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J Rheumatol. 2006 May;33(5):1021-6. Epub 2006 Mar 15.

Rituximab as therapy for refractory polymyositis and dermatomyositis.

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  • 1Division of Rheumatology, Immunology, and Allergy, Department of Medicine, Brigham and Women's Hospital, and Harvard University School of Medicine, Boston, Massachusetts; and The Center for Rheumatology, Albany, New York, USA.

Abstract

We describe response to rituximab treatment of refractory inflammatory myopathy. Three patients with long-standing polymyositis (PM) or dermatomyositis (DM) poorly responsive to prednisone combined with several immunosuppressants were given intravenous rituximab 1,000 mg on Days 0 and 14. Prior to rituximab, each had significant proximal weakness with creatine phosphokinase (CPK) elevation to>3 times the normal upper limit (range 789-3,123 U/l). Patients were receiving prednisone plus methotrexate (MTX) or azathioprine. CPK decrease was observed 1 month post-infusion, with normalization of levels averaging 4.6 months (range 2.6-7.7 mo). Muscle strength improved in all, with strength returning to normal in 2. Average daily prednisone dose decreased from 16.7 mg (range 10-20 mg) to 4 mg (range 0-7 mg) after infusion. MTX dose was tapered by 50% in 2 patients. The third patient eventually discontinued all additional therapies. Percentage of CD19+ cells in each were suppressed at 0-1% 5 to 6 months after infusion (normal 5-21%). Elevated CPK with return of clinical symptoms occurred in 2 patients 6 and 10 months post-infusion, requiring rituximab retreatment. CD19+ cells remained suppressed at 1% in one patient, but were almost normal at 4% in the other. The third patient remains disease-free 12 months after initial treatment, even though her CD19+ cells are now normal at 8%. Thus, short-term beneficial effects with rituximab were observed in patients with DM and PM. However, the need for retreatment did not correlate with levels of CD19+ cells.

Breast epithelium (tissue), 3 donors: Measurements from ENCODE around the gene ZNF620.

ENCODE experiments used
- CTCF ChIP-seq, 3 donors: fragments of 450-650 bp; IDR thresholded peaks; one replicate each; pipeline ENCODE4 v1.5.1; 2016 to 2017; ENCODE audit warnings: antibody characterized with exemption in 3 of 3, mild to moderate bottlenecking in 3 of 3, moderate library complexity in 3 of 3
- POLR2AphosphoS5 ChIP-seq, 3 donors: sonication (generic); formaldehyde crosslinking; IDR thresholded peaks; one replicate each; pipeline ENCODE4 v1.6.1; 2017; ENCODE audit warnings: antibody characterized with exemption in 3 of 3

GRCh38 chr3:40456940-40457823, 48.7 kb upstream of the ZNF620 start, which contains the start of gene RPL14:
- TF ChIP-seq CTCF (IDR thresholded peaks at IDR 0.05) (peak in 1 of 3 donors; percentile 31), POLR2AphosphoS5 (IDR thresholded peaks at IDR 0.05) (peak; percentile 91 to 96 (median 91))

PMID:
16541475
[PubMed - indexed for MEDLINE]
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